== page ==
This skerry of the Nigg coast is called in the N.S.A. The King’s Sons. The story goes that three sons of a Danish prince, sailing to avenge their sister’s wrongs, were wrecked here. Their graves were marked by the sculptured stones of Hilton, Shandwick, and Nigg. Another legend of their burial is given below.
Of all Ross-shire parishes, Nigg is, in proportion to its size, the richest in wells. Most have names, but some that appear in the following list no longer rise to the surface at their proper place:-
Tobar Cormaig -Cormac’s well, at Shandwick farm-house.
Tobar Cnoc Coinnich -Well of Kenneth’s hill, i.e., the hill above Easter Rarichie.
Glagaig -Now closed, to the south of the road at Torran shuas, ‘the little noisy one;’ c£ glagan, the clapper of a mill; glagar, a prating fellow.
Sul ba -Cows’ eye, i.e., well-eye at which cattle came to drink; in front of the old curate’s house at Easter Rarichie.
Tobar na h-iu– At the wester side of Cnoc coille na tobarach, Well-wood hill, which is the Gaelic name of the so-called Fairyhill or Danish fort, really a Celtic hill fort, at Easter Rarichie. Hard by this well once stood a tree whose branches bent over the water, and while the tree stood, the well cured ‘ white swelling.’ The tree was cut, and the well struck. The following rhyme in connection with this tale shows the sort of feeling with which such wells were regarded:-
Tobar na h-iu, Tobar na h-iu,
‘s ann duit bu chumha bhi uasal;
tha leabaidh deis ann an iuthairnn
do ‘n fhear a ghearr a’ chraobh mu d’ chluasan.
Well of the yew, Well of thc yew! 2
to thee it is that honour is due;
a bed in hell is prepared for bim
who cut the tree about thine ears. 1.
1. The two last lines would be rendered less rugged by reading
tha leabaidh dois an iuthairnn do’n fhear
a ghear a’ chraobh mu d’ chluasan.
2. This translation supposes iu to represent Ir. eo, a yew tree.
Tobar nam puill linn– Well of the lint pools, above Wester Rarichie.
Tobar nan geala (or deala) mora -Well of the big leeches, between Wester Rarichie and Culliss.This well was insulted and is not what it was.
Tobar Sein Sutharlain – Jane Sutherland’s well, at Drumdil.
Tobar a’ bhaistidh– Baptismal well, at Ankerville, just above the old U.P. Church. Otherwise, tobair Eapaig Ghearr, Eppy Gair’s well.
Tobar Eadhain Bhaist -John Baptist’s well, beside Chapelhill Church.
Tobar a’ Choirneil -The Colonel’s well (Colonel Ross), at Nigg Farm.
Tobar na coille -At Pitcalzean; G. Bail’ a choillean.
Tobar Alaidh Bhodhsa -Sandy Vass’s well, supplies Westfield house.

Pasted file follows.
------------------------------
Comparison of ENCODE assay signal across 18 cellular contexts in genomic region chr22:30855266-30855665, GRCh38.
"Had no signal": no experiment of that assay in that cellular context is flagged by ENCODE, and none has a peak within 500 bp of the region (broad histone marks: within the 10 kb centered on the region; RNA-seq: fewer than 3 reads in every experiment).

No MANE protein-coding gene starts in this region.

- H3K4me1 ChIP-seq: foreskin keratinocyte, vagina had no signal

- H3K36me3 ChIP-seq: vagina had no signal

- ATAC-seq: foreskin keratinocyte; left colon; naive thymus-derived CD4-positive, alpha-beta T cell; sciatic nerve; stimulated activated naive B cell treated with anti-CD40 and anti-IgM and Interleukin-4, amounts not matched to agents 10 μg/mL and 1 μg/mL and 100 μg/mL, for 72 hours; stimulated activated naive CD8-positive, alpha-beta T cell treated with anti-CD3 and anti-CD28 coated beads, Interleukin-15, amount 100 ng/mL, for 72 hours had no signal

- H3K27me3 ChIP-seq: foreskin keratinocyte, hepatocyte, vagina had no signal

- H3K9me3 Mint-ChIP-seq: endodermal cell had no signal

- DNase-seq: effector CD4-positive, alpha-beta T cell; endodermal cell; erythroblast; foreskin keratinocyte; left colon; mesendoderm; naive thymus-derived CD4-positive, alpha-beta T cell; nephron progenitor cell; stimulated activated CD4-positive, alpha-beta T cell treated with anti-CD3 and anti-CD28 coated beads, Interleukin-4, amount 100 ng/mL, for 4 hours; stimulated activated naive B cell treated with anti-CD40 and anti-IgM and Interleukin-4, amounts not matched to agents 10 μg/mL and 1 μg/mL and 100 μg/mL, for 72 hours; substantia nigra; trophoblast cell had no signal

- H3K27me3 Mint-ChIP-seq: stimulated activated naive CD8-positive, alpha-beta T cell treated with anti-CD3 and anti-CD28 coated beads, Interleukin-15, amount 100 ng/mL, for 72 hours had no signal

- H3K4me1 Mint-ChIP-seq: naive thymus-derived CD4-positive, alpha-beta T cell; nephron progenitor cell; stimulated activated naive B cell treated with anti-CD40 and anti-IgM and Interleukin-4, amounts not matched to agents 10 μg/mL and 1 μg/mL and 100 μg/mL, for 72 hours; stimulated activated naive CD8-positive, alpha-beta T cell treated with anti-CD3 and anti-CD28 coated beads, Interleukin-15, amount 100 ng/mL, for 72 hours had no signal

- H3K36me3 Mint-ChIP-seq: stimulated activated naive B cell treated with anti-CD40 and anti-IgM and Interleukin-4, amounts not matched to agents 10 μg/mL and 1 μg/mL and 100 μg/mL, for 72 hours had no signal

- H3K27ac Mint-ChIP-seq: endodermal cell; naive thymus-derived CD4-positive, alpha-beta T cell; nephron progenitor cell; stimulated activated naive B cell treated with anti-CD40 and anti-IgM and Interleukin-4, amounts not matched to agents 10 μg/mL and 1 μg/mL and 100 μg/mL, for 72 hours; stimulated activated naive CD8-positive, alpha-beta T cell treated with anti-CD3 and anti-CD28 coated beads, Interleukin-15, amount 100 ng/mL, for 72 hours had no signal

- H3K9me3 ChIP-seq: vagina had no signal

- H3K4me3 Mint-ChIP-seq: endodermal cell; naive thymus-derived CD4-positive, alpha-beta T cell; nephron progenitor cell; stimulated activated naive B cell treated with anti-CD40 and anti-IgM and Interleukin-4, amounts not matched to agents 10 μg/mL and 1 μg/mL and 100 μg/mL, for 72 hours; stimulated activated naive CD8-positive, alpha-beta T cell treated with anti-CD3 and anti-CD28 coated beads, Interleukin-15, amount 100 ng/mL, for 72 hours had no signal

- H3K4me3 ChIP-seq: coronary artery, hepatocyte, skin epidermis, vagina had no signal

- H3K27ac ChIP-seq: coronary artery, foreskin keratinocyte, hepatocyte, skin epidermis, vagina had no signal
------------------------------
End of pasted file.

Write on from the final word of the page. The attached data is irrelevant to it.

Tobar Dun-Sgath -Dunskaith well.
Tobar na h-eiteachan -On the top of Nigg hill, famous water, used by the Nigg smugglers.
Tobar cadha ‘n ruigh -Ca’an ruigh well.
Tobar na slainte -Well of health, near Shandwick Village, and noted for its healing powers.
Tobar na’ muc -Pigs’ well, by the shore, west of Shandwick.
Leisgeig -The little lazy one, near Shandwick; its water comes in very small quantity.
Tobar a’ chlaidheimh duibh an Eirinn, ‘s i air ;
aghaidh na greine an port an Druidh (al. a dh-eirich an Port an Druidh)-
Well of the black sword in Erin, facing the sun in the Druid’s port (or, that rose in the Druid’s port). It does not rise, but gushes out of the rock, and is excellent water. Port an Druidh is west of Shandwick.
Besides the old churchyard at the Church of Nigg, there are, or were, four other places of burial in the parish.
At Nigg Rocks, below Cladha Neachdain, there is a graveyard, now covered with shingle. Here the Danish princes were buried. Their gravestones came from Denmark, and had iron rings fastened in them to facilitate their landing. So local tradition. This most unlikely spot for a graveyard was not selected without some good reason, the most probahle being that hermits once lived in the caves, whence the place was reckoned holy ground.
At Clach’ charaidh, the sculptured stone near Shandwick, all unbaptized infants of the parish were buried up till fairly recent times. It is now cultivated.
At Easter Rarichie -Here the curate of Nigg lived, and the field behind his house is called ‘ raon a chlaidh,’ the graveyard field. The plough goes over it now and formerly used to strike the gravestones, but these are now removed.
Near Shandwick Farm-house, to the south-west, between the sea and the rock was a graveyard, the name of which I failed to find. Some of the stones are still visible.
The following are the paths (cadha) leading to the shore beneath the rocks:-
Cadha nan caorach, sheeps’ path;
Cadha sgriodaidh, shingly path;
Cadha nan suibean, path of rasp-berries;
Cadh a’ bhodaich, the old man’s path;
Cadha a’ bhreacaich, pass of the speckled place;
Cadha Neachdain, Nectan’s path;
Cadha ‘n ruigh., path of the slope;
Cadha cul losaidh; Cadha togail toinn, a path with one difficult part where a push from behind is requisite;
Cadha port an druidh, west of Shandwick, path of the Druid’s port;
Spardan nan gobhar, goats’ roost.
Place Names of Nigg Parish
This extract was taken, with the permission of the Trustees, from Prof. W.J. Watson’s – ‘Place Names of Ross and Cromarty’. The most recent edition of this work was published by HIGHLAND HERITAGE BOOKS Tir nan Oran, 8 Culcairn Road, Evanton IV16 9YT
Place Names of Ross and Cromarty p 50 onwards